When words are not enough: assisting the rebirth of women’s community culture
Costigan, Kate (2006) When words are not enough: assisting the rebirth of women’s community culture. PhD thesis, James Cook University.
|PDF (Thesis front) - Repository staff only - Requires a PDF viewer such as GSview, Xpdf or Adobe Acrobat Reader|
|PDF (Thesis whole) - Repository staff only - Requires a PDF viewer such as GSview, Xpdf or Adobe Acrobat Reader|
|Video (MPEG) (Women Out Of Control Workshops 1) - Repository staff only|
|Video (MPEG) (Women Out Of Control Workshops 2) - Repository staff only|
|Video (MPEG) (Women Out Of Control Workshops 3) - Repository staff only|
In this research I question the cultural oppression that works to suppress women’s creativity and play and investigate ways of assisting the rebirth of women's culture. Dominant discourse and language are masculinist and exclude women from defining our own reality. This is evident in social policies and social work practice which both adopt and perpetuate masculinist encoding of, and inscription on, women's experiences and expressions. The purpose of this research was to learn from the perspectives of women who are single mothers, if they were able to express their experiences more authentically in their own ways, outside and tangential to dominant (masculinist) language and discourse.
In Australia women have resisted and challenged masculinist narratives on their lives through the arts. Creativity and play remain vital to women's health and well-being, however, they are often precluded from single mothers’ lives due to the primacy of women's caring responsibilities. These women’s access to opportunities for timeout, community participation and play, particularly in rural and regional Australia, has so far received a paucity of research. Two thematic research questions guided this study: Can women express ourselves more authentically through art? And can social work assist the expression of a women’s community culture?
The qualitative methodology I played with drew from my radical feminist perspective. I used participatory observation in the first part of the research, which involved my experiential participation in community groups and more formal classes that drew from a range of artforms. This first part of this research informed the second part of the research which involved the participation of single mothers in a series of creative Playspaces (workshops) I facilitated. This emergent Feminist Community Cultural Research strategy I designed was based on participative strategies and a grounded theory approach drawing from a range of artforms. This methodology was inspired by a search for women’s dances, songs, music, play and creativity as individual and collective self-expressions. The data collected through the Playspaces was journalled, video- and tape-recorded and the women who participated reviewed my initial drafts.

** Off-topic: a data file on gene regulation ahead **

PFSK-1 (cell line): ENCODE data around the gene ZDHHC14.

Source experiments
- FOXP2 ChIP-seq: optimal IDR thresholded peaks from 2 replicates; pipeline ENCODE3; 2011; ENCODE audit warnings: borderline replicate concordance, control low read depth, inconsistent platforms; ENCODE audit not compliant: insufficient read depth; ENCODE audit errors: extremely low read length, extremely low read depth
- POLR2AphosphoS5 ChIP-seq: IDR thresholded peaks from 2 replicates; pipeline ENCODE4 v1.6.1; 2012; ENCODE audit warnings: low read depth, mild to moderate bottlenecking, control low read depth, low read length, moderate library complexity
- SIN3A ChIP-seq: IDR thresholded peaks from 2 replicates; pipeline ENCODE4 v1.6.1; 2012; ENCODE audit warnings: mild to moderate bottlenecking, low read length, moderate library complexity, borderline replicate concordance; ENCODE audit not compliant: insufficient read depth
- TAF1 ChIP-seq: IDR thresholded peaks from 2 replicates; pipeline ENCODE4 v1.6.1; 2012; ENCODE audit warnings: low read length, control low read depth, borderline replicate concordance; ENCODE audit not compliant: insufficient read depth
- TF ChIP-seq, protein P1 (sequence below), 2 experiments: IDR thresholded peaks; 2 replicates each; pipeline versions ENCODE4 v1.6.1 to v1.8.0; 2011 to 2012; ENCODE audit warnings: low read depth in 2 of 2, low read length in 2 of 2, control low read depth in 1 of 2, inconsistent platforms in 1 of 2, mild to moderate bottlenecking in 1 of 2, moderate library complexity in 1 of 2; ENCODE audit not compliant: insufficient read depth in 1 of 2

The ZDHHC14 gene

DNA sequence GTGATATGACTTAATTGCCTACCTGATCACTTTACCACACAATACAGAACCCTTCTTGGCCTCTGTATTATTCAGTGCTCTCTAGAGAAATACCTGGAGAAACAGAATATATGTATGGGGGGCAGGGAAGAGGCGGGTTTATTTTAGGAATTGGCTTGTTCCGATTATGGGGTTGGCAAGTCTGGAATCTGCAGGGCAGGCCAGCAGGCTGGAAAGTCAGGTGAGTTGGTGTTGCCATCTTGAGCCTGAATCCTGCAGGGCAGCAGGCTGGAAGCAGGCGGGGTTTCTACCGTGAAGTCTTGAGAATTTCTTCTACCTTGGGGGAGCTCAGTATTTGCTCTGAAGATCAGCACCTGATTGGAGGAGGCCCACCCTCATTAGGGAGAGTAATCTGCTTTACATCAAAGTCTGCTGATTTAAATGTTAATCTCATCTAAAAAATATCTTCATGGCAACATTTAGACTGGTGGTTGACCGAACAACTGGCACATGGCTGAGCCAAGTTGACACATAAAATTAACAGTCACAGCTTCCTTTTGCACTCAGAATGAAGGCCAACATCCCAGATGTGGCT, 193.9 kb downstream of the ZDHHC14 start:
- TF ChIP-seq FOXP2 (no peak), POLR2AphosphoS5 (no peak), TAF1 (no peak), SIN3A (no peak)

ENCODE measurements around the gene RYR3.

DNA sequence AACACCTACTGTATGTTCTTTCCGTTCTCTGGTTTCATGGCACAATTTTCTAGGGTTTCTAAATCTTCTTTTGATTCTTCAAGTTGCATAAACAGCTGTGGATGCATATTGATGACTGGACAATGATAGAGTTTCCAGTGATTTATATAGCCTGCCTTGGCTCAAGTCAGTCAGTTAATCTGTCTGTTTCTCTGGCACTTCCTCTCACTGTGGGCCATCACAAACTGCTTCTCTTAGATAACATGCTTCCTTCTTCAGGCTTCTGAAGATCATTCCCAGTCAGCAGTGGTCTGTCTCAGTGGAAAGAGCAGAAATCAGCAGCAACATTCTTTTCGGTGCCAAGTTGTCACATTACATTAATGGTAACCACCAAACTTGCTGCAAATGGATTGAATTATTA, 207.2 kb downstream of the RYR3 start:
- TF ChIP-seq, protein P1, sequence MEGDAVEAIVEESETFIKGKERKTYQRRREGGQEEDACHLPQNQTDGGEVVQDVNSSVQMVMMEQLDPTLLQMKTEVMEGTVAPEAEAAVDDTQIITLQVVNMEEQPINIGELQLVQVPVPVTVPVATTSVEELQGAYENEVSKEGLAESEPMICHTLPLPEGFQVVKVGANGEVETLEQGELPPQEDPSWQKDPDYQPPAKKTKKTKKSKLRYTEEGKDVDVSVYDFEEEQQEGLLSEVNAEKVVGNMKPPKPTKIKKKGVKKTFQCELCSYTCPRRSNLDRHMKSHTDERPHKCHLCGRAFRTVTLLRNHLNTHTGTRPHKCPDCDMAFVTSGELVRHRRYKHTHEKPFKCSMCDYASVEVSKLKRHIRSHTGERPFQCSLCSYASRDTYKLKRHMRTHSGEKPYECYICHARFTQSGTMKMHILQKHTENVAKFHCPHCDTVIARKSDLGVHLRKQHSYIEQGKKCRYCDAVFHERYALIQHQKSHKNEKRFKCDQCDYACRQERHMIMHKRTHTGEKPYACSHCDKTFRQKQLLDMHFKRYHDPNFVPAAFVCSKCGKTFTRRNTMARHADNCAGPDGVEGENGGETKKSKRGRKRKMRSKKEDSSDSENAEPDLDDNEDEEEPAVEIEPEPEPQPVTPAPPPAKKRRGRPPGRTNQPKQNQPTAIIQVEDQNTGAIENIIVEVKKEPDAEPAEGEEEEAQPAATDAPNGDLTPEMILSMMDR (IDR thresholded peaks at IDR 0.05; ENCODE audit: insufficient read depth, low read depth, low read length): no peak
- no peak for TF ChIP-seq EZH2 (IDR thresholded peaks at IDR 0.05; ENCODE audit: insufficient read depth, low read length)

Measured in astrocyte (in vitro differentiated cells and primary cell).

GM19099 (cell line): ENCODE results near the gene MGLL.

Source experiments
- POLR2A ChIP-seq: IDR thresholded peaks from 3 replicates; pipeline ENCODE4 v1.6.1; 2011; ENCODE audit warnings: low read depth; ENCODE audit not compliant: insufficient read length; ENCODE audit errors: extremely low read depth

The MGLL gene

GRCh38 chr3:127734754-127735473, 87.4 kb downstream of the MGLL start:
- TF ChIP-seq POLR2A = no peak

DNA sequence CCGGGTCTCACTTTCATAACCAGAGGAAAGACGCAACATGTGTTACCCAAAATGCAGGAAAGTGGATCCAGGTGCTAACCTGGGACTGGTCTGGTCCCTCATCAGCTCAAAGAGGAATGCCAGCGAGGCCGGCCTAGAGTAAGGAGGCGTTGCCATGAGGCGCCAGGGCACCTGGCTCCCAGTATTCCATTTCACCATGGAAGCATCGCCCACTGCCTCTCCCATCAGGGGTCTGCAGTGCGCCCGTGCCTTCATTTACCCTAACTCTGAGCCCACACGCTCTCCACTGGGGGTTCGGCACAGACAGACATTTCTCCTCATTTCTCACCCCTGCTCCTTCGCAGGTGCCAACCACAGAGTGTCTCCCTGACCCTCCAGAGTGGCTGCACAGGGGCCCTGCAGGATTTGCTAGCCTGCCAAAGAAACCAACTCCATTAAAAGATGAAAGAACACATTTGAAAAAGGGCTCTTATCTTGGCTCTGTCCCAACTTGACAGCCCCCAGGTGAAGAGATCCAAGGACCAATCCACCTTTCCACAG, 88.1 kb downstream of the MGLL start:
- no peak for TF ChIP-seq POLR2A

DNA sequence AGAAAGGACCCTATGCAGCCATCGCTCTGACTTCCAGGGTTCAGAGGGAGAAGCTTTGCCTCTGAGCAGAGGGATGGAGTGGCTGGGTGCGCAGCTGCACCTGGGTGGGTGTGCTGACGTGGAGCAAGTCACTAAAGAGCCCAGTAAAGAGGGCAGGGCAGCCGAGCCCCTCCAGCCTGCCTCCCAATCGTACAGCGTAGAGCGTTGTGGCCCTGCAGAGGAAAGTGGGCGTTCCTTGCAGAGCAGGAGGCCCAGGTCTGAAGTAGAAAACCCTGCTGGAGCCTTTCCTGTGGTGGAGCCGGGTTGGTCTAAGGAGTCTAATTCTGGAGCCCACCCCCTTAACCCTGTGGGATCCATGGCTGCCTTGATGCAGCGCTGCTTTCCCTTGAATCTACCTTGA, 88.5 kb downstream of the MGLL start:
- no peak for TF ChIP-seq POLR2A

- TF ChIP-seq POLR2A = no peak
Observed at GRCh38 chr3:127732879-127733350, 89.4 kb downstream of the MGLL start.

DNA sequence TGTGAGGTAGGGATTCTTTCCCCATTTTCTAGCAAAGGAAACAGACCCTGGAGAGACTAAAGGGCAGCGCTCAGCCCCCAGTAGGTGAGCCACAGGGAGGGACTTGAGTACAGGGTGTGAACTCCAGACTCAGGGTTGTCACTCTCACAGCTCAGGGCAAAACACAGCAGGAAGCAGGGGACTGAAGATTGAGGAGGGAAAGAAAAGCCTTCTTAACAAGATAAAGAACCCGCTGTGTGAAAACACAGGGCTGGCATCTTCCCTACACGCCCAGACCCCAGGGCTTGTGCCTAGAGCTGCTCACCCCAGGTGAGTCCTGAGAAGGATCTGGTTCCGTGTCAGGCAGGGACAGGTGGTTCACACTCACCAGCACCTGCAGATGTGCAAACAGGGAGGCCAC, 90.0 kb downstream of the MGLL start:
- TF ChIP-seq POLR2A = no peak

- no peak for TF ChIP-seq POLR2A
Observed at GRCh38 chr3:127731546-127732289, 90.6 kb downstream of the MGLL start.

In the first part of the research I found women’s (cultural) expressions were often inhibited by masculinist structures and processes and this appeared to undermine women’s community at times. The politics of the groups were rarely informed by social justice values, feminist values or groupwork skills, and served to actively dissuade and suppress women’s community culture, although glimpses of women’s community culture persisted, affirming its existence outside dominant culture. In the second part of the research I found that community and women’s centre co-ordinators often acted as gatekeepers to single mothers’ opportunities for women’s community culture.
My analysis of my own groupwork in the Playspace revealed issues of politics and ethics, particularly accountability, recurred. Facilitation is a balancing act between support for individuals and the group, as well as support for an ideal of women’s community culture with the reality of differences between women. Women’s leadership surfaced as a mother theme.
Two themes embedded in the core of three concentric layers of meaning emerged. The themes are co-creation and embodied expressions, and individual pursuit and collective connectedness. The layers are women’s play and (p)leisure, rekin(dl)ing women’s kinship and an essence of spirituality, soulspace. The Playspaces were a portal to an/other experience, a soul space for women’s expressions, where new understandings of old cultural ways open possibilities within social work.
My research demonstrates that there are more liberating and authentic ways through which social workers can communicate with women and assist women in communicating with each other. Implications for social work, groupwork, social policy and feminism are raised. Practice recommendations are made to address masculinist obstructions to the facilitation of women’s community cultural expressions.
Repository Staff Only: item control page